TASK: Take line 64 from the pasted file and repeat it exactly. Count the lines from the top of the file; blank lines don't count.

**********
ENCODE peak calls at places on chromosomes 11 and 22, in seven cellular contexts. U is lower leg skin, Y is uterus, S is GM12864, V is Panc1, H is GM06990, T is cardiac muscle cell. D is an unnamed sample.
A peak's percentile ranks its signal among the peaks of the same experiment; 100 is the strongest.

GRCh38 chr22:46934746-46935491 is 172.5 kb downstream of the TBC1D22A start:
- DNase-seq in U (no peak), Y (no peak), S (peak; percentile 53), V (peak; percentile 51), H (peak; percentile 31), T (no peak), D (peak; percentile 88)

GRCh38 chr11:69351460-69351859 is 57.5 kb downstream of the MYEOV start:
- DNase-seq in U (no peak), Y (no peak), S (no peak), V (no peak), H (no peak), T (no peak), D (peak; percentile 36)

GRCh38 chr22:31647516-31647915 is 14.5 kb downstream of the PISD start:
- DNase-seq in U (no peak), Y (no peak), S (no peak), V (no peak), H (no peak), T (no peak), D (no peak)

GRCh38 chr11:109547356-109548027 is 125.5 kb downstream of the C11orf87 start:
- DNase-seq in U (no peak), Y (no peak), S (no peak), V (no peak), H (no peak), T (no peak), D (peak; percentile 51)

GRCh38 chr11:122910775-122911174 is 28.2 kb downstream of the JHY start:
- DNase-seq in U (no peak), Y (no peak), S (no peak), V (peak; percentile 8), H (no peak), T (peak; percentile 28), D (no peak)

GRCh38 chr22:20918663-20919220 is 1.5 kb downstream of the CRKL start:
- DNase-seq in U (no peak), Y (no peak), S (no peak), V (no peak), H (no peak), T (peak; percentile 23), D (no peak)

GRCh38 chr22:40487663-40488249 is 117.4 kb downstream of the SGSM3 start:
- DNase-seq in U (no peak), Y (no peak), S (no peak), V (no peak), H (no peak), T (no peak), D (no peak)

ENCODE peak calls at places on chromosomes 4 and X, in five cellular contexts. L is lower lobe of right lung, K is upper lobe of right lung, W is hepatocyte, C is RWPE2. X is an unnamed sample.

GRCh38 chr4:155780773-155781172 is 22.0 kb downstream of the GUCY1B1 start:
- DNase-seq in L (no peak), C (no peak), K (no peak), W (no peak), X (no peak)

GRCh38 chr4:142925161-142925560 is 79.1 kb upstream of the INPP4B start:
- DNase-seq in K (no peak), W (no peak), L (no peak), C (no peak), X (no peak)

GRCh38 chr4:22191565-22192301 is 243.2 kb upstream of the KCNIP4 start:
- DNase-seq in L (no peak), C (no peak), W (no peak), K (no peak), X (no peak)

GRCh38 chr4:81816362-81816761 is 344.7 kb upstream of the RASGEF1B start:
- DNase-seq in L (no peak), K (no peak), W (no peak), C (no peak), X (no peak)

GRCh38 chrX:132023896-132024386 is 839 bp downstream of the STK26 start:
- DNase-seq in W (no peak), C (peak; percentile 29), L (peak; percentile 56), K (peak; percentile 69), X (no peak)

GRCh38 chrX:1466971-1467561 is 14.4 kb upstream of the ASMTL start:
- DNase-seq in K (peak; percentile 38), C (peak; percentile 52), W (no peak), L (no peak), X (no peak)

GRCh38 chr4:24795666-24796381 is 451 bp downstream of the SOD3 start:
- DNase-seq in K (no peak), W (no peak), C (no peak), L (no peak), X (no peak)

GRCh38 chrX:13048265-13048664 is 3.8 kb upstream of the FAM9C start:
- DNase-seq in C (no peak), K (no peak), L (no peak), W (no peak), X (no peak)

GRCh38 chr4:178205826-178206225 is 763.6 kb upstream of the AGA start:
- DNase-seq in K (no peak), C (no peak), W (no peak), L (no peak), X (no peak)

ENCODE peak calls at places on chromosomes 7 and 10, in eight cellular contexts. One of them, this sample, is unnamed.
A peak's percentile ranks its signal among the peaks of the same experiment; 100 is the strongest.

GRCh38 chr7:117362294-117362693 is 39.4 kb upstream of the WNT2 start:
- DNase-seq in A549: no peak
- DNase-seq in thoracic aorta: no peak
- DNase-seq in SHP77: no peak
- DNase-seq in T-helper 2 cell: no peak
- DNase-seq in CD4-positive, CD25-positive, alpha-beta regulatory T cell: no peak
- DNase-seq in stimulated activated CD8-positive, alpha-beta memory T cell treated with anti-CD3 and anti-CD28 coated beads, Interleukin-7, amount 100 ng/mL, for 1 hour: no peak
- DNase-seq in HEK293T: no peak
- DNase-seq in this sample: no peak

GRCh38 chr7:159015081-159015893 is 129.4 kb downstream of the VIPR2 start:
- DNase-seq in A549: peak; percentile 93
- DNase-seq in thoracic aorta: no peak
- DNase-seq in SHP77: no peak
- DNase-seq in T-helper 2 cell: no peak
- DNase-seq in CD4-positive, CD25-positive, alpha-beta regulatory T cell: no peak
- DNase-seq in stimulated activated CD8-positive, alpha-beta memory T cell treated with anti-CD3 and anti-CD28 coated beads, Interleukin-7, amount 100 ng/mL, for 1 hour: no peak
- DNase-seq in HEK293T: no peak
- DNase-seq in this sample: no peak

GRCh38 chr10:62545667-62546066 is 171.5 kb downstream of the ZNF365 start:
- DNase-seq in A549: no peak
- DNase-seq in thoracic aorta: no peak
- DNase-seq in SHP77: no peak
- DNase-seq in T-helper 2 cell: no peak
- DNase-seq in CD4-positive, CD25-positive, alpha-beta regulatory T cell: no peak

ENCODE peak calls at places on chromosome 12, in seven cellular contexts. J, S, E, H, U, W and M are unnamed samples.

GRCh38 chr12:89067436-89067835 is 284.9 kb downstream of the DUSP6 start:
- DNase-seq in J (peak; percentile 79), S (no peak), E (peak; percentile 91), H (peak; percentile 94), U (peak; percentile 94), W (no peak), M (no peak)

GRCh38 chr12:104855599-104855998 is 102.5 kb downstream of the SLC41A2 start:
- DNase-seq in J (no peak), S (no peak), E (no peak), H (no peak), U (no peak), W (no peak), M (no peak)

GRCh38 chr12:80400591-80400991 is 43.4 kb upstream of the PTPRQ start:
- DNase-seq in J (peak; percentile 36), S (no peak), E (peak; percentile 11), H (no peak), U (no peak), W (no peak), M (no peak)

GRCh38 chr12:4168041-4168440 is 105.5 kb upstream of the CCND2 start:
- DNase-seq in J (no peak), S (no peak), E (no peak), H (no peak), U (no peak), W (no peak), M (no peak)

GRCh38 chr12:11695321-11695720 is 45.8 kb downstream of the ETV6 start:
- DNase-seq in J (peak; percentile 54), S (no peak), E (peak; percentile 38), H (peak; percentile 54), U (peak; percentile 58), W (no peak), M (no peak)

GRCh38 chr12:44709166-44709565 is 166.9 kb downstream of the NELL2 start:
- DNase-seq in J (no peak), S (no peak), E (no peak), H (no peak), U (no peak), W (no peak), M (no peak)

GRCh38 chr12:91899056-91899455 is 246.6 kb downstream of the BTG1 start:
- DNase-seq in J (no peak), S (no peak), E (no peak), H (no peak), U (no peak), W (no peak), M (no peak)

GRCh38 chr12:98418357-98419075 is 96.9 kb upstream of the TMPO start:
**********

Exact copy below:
- DNase-seq in J (peak; percentile 79), S (no peak), E (peak; percentile 91), H (peak; percentile 94), U (peak; percentile 94), W (no peak), M (no peak)